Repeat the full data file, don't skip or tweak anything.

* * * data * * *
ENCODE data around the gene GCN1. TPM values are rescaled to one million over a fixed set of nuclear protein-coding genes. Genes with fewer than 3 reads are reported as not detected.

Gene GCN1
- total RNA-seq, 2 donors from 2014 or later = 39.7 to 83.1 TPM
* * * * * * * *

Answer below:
ENCODE data around the gene GCN1. TPM values are rescaled to one million over a fixed set of nuclear protein-coding genes. Genes with fewer than 3 reads are reported as not detected.

Gene GCN1
- total RNA-seq, 2 donors from 2014 or later = 39.7 to 83.1 TPM